Tuesday, July 14, 2009

Three recent images produced with a very well-traveled set of Singh-Ray Filters

As a Pulitzer-Prize winning photographer and frequent contributor to many leading news, travel and sports publications, Jay Dickman has literally covered the world.

"Most recently," says Jay, "I’ve had the great opportunity to travel with Lindblad/National Geographic Expeditions (eight ships in the fleet, traveling year-around, pole-to-pole) as the on-board National Geographic Expert, providing lectures and photographic input to the travelers aboard these amazing journeys. Three trips to the Antarctic, two to Baja, a couple to the Galapagos, the Dalmatian Coast, and -- the cherry on the sundae -- the ultimate trip “Around the World by Private Jet.”

"In this atmosphere, I get to combine my two passions: photography and teaching. Many of the trips are photographically driven; excursions to the shore are set at 'prime-light' time, providing not only the tremendous locations but also positioning the photographers onboard for the best light possible.

Landing recently on Port Lockroy in the Antarctic, we off-loaded our Zodiac rafts in rather inclement weather…mid-20’s and blowing snow and sleet. Making our way through the cabins of this 19th century British outpost, the weather started moving out (if you think your home location fits the old-saw, 'if you don’t like the weather, wait five minutes,' the Antarctic takes this adage to the 10th power; one minute you are in sun and shirtsleeves, the next the temperature has dropped 25 degrees and you are fighting horizontal blowing snow and fog). On this small rock island, there are colonies of gentoo penguins. Rules of the road here dictate that visitors do NOT approach, touch or impede the progress of these residents. We are guests, and we are to respect the rules.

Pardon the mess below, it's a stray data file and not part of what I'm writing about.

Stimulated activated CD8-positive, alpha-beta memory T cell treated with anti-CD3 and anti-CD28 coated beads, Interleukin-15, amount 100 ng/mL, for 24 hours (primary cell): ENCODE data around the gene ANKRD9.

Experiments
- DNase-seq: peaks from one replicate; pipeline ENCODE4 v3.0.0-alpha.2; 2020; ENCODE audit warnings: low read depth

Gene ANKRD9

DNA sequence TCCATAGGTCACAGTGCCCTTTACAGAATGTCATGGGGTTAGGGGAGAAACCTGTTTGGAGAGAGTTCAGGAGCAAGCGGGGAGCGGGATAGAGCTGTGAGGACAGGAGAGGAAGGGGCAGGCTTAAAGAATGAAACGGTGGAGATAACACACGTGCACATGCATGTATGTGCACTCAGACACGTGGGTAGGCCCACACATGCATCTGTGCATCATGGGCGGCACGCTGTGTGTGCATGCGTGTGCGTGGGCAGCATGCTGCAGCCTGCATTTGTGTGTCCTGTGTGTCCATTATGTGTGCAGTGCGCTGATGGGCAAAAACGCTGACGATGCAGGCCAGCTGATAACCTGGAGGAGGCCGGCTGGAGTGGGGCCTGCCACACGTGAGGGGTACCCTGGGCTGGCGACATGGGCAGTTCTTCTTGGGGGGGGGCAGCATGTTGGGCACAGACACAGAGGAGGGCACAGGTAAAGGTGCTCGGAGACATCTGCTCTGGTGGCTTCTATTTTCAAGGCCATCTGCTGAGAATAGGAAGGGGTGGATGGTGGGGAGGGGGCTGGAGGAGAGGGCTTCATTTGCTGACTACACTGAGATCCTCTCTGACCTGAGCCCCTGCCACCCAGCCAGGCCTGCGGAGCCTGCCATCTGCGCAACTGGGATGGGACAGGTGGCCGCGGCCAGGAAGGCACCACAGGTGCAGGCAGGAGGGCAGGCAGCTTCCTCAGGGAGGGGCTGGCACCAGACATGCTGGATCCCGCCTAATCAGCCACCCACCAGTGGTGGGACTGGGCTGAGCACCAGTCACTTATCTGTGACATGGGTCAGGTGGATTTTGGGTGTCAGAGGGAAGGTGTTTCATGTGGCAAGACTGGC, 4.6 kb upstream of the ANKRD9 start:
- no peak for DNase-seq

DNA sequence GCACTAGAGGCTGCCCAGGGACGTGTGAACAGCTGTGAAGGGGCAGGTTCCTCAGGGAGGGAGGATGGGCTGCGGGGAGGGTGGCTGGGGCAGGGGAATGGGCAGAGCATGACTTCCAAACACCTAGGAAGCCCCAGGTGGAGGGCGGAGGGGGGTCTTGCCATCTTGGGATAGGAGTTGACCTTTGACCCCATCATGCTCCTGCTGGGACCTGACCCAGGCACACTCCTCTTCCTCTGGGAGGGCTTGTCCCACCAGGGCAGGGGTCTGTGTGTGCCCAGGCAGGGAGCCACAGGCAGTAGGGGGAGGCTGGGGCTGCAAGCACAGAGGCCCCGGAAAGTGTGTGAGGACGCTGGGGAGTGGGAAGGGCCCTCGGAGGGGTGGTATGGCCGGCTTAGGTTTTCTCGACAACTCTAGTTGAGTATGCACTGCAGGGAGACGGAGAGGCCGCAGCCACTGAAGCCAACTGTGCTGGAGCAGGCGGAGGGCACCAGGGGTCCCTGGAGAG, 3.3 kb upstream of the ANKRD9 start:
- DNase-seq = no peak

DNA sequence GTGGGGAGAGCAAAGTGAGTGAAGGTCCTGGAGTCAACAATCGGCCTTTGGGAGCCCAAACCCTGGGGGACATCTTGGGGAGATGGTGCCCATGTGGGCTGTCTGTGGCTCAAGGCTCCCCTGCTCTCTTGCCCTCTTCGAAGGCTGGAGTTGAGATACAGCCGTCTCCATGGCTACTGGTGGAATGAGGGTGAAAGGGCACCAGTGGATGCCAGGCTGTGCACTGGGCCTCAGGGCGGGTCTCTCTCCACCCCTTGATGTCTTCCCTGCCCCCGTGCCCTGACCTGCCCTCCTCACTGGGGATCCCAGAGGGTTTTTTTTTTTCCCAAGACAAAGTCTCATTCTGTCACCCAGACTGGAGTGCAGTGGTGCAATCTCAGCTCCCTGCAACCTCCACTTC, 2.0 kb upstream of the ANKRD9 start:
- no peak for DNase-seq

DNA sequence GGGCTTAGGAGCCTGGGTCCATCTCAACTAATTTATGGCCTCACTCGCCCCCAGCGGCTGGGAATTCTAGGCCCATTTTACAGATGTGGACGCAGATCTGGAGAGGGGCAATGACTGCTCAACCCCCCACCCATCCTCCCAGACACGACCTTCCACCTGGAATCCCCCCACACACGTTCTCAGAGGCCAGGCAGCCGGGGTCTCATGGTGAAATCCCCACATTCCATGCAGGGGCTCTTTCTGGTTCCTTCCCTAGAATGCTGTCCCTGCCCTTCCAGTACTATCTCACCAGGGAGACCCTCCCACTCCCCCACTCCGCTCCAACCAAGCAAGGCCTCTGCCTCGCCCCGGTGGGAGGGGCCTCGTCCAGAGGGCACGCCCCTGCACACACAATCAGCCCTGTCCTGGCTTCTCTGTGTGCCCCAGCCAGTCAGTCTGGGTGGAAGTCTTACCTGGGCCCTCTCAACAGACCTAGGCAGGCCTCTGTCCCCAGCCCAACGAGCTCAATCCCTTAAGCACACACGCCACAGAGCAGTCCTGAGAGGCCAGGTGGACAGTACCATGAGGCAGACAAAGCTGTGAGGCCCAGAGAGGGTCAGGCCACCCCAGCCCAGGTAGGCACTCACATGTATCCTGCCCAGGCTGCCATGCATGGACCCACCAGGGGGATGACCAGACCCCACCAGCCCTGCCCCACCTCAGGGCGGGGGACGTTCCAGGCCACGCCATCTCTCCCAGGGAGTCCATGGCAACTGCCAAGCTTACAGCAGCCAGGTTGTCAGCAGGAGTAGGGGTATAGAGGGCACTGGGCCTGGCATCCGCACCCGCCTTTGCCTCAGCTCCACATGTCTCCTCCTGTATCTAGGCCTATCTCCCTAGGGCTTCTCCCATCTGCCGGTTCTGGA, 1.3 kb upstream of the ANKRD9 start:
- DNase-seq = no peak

"The photo above was captured with the Antarctic Peninsula and its mountains as the background and a number of visually enticing gentoos close by. I moved within about 5 meters of the closest bird and sat. Penguins are curious and it didn’t take long for this one to shuffle up towards me, trying to figure out why I was there. The foreground was in the shade of the departing storm, the mountains in the background were basking in the sun…pretty but one of those impossible lighting situations for the photographer, as the dynamic range was too great for the camera to capture.

"I’ve been using Singh-Ray filters for several years, not willing to chance my images to anything less. From the LB Warming Polarizer to the Galen Rowell series of Graduated ND Filters, these filters are permanent residents of my camera bags. Although our eyes can see a tremendous dynamic range, the camera has a much more limited range. Looking at this scene, my eyes could take in the shadows as well as the detail in the sun-lit snow. With this fact in mind, I used a 2-stop, soft-step ND Grad filter that would place the demarcation zone over a broader area so the transition in density would not be noticeable.

"The one foreground penguin shuffled closer, the guy on the top left did a moment of sky pointing, giving the image a little more interest on that next layer, and the above image was made using my Olympus E3, 12-60mm lens @ 23mm, 1/250th of a second at f8 at 100 ISO.